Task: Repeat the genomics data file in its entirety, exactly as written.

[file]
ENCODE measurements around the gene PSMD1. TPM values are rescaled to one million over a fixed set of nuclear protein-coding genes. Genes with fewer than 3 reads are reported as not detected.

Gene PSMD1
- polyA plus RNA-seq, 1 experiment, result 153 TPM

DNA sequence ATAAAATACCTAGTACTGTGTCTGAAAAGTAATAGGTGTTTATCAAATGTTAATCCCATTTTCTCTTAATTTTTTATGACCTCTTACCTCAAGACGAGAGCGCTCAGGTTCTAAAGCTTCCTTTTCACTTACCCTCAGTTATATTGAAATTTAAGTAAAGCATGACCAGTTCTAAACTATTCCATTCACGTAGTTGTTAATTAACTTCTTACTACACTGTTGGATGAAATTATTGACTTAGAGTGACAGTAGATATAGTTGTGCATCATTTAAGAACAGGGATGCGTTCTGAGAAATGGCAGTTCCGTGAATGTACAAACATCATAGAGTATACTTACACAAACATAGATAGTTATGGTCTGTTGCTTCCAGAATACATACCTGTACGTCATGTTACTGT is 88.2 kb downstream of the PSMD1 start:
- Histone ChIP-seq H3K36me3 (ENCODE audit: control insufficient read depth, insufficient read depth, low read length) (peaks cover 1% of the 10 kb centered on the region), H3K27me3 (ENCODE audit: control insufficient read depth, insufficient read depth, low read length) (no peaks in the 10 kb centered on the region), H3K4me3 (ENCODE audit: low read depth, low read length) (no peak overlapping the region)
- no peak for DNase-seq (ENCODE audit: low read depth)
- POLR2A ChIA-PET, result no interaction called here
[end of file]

ENCODE measurements around the gene PSMD1. TPM values are rescaled to one million over a fixed set of nuclear protein-coding genes. Genes with fewer than 3 reads are reported as not detected.

Gene PSMD1
- polyA plus RNA-seq, 1 experiment, result 153 TPM

DNA sequence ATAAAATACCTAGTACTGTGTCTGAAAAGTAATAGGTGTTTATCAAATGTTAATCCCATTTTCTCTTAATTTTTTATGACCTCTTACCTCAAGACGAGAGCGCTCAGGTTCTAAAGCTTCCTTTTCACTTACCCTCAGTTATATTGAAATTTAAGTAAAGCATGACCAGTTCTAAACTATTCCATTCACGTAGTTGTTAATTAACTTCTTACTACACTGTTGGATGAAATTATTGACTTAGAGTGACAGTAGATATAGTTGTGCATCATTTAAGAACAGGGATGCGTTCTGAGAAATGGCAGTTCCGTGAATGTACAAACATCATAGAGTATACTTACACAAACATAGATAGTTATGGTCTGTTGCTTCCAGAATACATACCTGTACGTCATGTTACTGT is 88.2 kb downstream of the PSMD1 start:
- Histone ChIP-seq H3K36me3 (ENCODE audit: control insufficient read depth, insufficient read depth, low read length) (peaks cover 1% of the 10 kb centered on the region), H3K27me3 (ENCODE audit: control insufficient read depth, insufficient read depth, low read length) (no peaks in the 10 kb centered on the region), H3K4me3 (ENCODE audit: low read depth, low read length) (no peak overlapping the region)
- no peak for DNase-seq (ENCODE audit: low read depth)
- POLR2A ChIA-PET, result no interaction called here